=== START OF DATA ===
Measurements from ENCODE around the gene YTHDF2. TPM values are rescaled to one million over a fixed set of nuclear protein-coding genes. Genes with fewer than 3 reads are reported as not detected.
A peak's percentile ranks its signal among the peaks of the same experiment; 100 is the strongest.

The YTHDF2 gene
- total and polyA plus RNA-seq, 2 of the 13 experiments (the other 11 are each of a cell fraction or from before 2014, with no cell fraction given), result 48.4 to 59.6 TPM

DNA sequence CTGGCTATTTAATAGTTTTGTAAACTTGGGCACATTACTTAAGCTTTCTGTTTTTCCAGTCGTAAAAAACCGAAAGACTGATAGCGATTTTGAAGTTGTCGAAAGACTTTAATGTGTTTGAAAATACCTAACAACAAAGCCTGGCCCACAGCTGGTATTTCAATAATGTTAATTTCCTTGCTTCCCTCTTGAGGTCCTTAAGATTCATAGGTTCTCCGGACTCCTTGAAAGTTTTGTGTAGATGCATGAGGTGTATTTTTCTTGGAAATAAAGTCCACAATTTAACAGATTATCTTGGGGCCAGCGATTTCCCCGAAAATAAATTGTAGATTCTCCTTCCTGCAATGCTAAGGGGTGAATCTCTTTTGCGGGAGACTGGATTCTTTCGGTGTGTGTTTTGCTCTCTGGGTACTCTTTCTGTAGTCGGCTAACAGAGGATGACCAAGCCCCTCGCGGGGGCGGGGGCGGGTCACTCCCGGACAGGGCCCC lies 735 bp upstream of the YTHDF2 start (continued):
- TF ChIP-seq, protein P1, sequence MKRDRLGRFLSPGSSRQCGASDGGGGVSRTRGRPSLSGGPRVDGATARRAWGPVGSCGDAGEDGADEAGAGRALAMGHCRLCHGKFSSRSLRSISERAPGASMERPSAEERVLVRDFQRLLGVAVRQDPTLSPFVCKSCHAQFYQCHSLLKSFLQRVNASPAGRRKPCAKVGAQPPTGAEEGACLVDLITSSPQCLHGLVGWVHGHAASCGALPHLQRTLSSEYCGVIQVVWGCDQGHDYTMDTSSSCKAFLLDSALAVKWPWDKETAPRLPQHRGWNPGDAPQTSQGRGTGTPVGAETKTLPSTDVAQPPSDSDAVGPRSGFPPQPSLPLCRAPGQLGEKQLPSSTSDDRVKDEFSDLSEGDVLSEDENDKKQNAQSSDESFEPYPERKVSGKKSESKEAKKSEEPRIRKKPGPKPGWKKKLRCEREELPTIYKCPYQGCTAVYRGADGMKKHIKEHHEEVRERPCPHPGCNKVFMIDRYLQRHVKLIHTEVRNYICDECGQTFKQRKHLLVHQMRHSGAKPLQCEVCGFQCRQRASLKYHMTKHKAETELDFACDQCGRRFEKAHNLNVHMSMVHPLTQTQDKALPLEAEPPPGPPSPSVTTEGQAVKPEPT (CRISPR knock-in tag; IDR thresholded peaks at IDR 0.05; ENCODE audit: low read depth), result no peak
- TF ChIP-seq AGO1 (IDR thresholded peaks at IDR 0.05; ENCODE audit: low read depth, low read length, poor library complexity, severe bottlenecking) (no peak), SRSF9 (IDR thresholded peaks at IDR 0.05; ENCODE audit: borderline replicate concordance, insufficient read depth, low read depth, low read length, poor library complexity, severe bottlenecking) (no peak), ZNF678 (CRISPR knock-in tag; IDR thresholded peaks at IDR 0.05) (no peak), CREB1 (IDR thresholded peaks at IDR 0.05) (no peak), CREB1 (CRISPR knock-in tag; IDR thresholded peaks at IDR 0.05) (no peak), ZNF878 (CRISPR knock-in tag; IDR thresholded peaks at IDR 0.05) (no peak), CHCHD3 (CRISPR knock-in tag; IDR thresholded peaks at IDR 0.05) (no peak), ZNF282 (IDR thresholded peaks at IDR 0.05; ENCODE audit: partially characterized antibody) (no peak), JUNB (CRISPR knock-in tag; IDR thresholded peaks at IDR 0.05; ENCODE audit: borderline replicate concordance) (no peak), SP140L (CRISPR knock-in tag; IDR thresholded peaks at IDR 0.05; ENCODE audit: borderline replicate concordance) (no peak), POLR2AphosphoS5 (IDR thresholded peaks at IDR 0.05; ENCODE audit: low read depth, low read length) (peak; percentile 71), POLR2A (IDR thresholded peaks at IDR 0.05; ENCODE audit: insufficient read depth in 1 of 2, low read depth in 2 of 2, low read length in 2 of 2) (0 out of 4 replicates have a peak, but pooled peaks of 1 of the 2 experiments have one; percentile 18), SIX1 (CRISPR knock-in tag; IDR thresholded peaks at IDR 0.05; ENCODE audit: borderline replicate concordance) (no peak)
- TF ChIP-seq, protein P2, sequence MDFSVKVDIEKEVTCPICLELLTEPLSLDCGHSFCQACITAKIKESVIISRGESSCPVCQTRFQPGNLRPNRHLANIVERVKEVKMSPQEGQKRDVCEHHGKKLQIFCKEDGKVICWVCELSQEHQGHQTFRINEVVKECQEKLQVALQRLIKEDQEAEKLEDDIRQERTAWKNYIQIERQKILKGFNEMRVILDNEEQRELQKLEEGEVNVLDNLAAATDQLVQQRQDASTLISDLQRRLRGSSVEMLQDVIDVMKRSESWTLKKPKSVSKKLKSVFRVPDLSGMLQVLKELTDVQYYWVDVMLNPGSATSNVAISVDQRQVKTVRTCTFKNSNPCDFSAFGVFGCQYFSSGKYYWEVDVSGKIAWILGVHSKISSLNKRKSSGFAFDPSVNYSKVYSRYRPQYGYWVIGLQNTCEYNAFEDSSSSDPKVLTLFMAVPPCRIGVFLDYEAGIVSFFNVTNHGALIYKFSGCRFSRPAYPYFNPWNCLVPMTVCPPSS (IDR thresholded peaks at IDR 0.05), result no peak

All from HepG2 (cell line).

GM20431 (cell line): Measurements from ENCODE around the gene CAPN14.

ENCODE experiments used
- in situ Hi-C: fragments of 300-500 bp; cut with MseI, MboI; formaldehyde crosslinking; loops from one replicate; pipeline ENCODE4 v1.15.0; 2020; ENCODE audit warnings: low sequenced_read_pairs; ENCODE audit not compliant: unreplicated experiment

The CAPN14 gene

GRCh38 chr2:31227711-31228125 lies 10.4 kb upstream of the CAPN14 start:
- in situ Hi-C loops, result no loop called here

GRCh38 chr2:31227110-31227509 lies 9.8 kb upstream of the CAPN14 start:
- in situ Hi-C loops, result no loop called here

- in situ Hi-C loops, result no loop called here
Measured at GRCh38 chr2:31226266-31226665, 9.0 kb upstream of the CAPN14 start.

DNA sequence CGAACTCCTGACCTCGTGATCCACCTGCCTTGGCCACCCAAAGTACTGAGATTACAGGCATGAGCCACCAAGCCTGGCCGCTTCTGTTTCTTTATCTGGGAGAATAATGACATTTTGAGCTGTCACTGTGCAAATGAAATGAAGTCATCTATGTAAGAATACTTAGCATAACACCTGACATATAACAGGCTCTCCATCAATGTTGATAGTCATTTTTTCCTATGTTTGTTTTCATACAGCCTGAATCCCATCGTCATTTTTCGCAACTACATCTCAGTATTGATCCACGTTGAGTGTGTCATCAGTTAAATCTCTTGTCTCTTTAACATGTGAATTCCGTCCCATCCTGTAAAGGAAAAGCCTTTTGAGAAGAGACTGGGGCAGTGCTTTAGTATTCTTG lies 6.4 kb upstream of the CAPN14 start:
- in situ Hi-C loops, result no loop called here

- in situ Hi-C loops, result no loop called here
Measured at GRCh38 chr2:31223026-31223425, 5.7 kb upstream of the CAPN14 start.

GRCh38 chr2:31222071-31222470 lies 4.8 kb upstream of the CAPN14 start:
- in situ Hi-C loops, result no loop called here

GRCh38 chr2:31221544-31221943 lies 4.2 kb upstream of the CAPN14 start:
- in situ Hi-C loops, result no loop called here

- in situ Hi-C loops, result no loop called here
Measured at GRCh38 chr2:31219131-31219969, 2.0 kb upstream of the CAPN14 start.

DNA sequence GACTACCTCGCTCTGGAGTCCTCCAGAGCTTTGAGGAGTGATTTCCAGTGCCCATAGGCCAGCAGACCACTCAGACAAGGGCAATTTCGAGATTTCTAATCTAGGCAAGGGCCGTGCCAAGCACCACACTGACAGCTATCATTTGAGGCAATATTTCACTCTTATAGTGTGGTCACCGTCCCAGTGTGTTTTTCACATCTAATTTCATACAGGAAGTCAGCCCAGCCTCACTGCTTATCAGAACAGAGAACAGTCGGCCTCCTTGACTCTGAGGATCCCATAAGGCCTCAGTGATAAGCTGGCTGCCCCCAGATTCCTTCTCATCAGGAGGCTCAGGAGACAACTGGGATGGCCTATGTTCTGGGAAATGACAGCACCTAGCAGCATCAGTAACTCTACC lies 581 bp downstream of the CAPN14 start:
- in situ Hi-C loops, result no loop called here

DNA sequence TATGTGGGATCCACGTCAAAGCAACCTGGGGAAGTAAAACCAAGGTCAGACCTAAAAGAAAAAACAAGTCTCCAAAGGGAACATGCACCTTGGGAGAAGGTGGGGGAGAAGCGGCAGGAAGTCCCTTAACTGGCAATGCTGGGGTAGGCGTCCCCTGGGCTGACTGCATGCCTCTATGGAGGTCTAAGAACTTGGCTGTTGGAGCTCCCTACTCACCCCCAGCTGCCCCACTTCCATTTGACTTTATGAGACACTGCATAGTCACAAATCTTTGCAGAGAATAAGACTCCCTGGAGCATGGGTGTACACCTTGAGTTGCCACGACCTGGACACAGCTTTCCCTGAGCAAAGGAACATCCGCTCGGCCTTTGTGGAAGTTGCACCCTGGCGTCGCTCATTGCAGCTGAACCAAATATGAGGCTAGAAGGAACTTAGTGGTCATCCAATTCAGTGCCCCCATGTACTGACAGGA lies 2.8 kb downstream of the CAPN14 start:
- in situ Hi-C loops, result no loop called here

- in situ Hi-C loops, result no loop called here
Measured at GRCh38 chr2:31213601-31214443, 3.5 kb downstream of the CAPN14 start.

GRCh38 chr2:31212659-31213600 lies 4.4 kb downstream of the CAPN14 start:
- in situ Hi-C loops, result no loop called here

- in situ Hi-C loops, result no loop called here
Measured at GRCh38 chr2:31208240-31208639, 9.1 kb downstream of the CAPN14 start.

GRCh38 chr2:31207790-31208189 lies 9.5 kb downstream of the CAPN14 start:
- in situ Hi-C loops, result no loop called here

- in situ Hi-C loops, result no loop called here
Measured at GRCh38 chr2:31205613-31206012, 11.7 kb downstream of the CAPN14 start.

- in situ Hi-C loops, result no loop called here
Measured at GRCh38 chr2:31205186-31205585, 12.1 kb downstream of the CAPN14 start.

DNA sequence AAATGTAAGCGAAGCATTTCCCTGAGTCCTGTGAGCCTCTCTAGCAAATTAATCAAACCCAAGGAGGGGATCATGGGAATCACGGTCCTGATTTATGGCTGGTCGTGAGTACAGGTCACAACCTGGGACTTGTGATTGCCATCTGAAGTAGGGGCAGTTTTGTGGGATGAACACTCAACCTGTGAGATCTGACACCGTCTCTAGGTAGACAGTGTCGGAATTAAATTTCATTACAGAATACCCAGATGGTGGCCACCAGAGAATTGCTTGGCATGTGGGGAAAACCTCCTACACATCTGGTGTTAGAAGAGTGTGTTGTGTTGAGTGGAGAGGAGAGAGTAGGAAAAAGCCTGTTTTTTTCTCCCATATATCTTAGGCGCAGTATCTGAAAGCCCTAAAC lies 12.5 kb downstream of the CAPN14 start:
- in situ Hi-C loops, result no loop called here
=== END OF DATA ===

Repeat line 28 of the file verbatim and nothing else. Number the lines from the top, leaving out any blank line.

- in situ Hi-C loops, result no loop called here